Rockin’ Johnny is thankfully now back, busy with his own band again and also backing up his long time friends and mentors, vocalists Mary Lane and Tail Dragger at some of the last of the funky West Side black neighborhood taverns. One of these taverns, Rooster’s Palace, is featured in a 2009 release Delmark recording from the one and only Howlin’ Wolf protégé’ Tail Dragger. This very exciting DVD and CD, Live at Rooster’s Lounge, features Rockin’ Johnny and Martin Lang, along with special guest, the legendary Jimmy Dawkins on menacing-toned guitar.

 

Rockin' Johnny with Tail Dragger
Backing Tail Dragger at Rooster's Palace. L to R: Kevin Shanahan, Rockin' Johnny, Tail Dragger, Martin Lang. Photo: Jennifer Wheeler

Johnny was recently featured in the fantastic Dutch blues magazine run by Rien Wisse called BLOCK. It is an extremely impressive eight-page, full color article (wish I could read it though!) that is chock full of amazing photos of Johnny and his many blues legend collaborators, and his full discography, including his early 45 on Trixie “Lonely Guitar/Frog Hop!”  This article helped lead to a triumphant return of the Rockin’ Johnny Band to Europe for the 2010 Highlands Blues Fest in The Netherlands in June.

 

Rockin’ Johnny was a big highlight for many during this year’s 2010 Chicago Blues Fest weekend, especially for a lot of his fans who hadn’t seen him in a while. He did a fantastic job backing up Mary Lane at the Fest, and then absolutely tore it up at the After Fest Party at Reggie’s with his own set, and backing up the wild jazzy, funky blues guitarist Smiley Tillman (who is also back on the scene after a very long absence!) Then he was seen the very next morning jamming at the Jazz Record Mart/Delmark Blues Brunch with Eddie C. Campbell, Tail Dragger, John Primer, Mississippi Heat, Willie Buck, Dave Weld, and Little Al Thomas! 

Rockin' Johnny wild man
Johnny tears it up at Reggie's post Chicago Blues Fest jam in 2009. Photo: Michael Kurgansky

 

Just in time for the Chicago Blues Fest, Johnny and Band -- Rick Kreher (rhythm guitar), John Sefner (bass), Rob Lorenz (drums), along with Greg Sefner (piano, organ) -- put out an exciting new studio recording called, Now’s The Time.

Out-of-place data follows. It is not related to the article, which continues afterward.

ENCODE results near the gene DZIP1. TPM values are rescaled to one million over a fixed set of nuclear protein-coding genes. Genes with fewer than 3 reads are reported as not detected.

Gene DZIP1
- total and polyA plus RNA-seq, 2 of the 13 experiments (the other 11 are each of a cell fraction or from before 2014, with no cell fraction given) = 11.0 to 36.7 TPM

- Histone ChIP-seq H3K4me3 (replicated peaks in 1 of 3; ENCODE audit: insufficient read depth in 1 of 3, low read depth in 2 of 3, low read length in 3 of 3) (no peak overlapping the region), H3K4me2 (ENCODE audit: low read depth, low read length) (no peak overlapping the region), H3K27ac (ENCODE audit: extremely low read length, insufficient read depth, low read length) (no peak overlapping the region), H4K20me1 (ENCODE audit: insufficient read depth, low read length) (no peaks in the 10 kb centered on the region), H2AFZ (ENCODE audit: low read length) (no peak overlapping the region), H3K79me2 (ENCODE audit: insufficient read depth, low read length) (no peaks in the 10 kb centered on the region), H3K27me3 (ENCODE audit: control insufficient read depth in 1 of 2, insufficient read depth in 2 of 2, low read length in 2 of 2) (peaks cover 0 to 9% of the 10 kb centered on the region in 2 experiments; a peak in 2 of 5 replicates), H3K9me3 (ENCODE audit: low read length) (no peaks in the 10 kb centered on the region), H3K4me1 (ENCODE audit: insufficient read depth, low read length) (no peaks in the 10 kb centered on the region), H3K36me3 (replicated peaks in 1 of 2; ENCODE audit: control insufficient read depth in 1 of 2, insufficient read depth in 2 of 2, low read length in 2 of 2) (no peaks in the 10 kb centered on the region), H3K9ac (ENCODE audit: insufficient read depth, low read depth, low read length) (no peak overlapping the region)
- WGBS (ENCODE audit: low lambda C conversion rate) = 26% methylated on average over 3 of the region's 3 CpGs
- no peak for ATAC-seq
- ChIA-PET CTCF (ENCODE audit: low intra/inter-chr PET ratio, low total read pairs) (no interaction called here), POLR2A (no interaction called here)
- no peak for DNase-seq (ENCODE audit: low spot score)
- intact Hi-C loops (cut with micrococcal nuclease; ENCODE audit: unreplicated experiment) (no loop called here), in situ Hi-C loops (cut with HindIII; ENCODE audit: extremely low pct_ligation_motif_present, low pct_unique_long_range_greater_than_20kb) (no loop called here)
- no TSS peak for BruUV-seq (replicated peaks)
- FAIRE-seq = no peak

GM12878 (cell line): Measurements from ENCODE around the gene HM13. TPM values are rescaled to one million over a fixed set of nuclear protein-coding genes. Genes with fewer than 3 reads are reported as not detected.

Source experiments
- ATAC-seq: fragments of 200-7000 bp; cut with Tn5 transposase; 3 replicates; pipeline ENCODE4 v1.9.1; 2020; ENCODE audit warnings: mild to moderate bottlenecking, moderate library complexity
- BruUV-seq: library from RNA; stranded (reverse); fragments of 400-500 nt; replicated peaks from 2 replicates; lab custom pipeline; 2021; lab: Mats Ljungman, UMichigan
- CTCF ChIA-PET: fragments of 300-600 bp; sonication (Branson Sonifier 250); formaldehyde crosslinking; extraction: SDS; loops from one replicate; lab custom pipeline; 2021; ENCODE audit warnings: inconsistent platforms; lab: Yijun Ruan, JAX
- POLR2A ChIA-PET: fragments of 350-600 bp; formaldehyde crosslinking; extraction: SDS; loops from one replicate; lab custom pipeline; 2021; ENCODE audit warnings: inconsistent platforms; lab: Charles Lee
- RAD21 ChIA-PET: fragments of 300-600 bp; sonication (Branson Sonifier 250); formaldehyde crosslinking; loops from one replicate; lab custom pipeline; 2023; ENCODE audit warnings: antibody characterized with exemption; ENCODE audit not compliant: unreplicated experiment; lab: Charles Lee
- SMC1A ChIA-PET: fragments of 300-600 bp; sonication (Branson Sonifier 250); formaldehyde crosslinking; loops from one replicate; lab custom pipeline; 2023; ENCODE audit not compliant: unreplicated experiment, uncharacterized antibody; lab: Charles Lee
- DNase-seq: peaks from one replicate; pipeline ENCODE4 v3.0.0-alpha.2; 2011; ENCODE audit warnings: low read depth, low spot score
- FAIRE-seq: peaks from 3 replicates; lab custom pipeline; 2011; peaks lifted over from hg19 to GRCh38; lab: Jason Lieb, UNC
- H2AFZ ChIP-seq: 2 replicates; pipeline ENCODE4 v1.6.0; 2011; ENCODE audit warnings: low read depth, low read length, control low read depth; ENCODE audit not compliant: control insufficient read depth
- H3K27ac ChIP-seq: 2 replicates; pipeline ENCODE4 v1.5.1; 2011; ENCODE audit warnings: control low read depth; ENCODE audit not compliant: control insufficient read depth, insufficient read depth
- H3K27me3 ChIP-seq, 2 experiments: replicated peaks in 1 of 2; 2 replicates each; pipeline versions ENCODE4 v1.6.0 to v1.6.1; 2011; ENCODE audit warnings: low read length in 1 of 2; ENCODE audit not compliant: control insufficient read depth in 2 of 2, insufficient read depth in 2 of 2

On this comeback CD, his guitar work is superlative and he digs out some wild obscurities to cover, but it is his vocals that really standout from all of his previous recordings.  This CD (done in six hours this past March!) truly captures his much improved emotional vocals and shows us he is truly a complete bluesman with a diverse and vast repertoire.  There are many highlights on this anticipated recording, but special mention must go to his four obscure covers in the middle of the CD, Son Seals’ raving wild, funk blues classic instrumental “Hot Sauce” into Luther Tucker’s intense minor key obscurity, “War Boy” into T-Bone Walker’s strutting “I’m Gonna Build Me A Playhouse” into Lowell Fulson’s deep groove “Pico.” You must check out this special recording for yourself and don’t miss Blues historian/scholar/producer Dick Shurman’s eloquent liner notes: “This is a stirring reminder of what we missed during Johnny’s absence, and hopefully the start of a lot more good things to come!”

Rockin' Johnny by Jenn
Photo: Jennifer Wheeler

Now that Johnny is back and rockin’, what are his plans for the future?

 

“As far as plans and goals for the future-- I just want to play a lot of good Blues.  I think my playing and singing is deeper now than it was my first go around.  I'm savoring the moment more,” said Johnny. “I've done some sessions for music being sold to TV networks, and I'm looking forward to a variety of session work.  Hoping to make a trip to California and hit some new European countries in the future.  I'm back in rotation in a lot of my favorite blues clubs, and playing some great new venues like Chuck's in Burbank and Honky Tonk BBQ in Pilsen and others.  It's been a lot of fun connecting to the old fans and making new ones too. I left music for family reasons.  I think the blues scene is stuck with me for life now,” he declared.

 

As Johnny also says in the new CD’s liner notes, “That first decade on the scene felt like a whirlwind love affair, but to go deeper into the music I had to lose it for awhile. Playing again after being away for seven years, I find that my notes seem to count for more and I can get straight to the most meaningful part of my song.”  Johnny, we are so happy you are back on the scene, and keep on doin’ what you’re doin’… makin’ those notes count!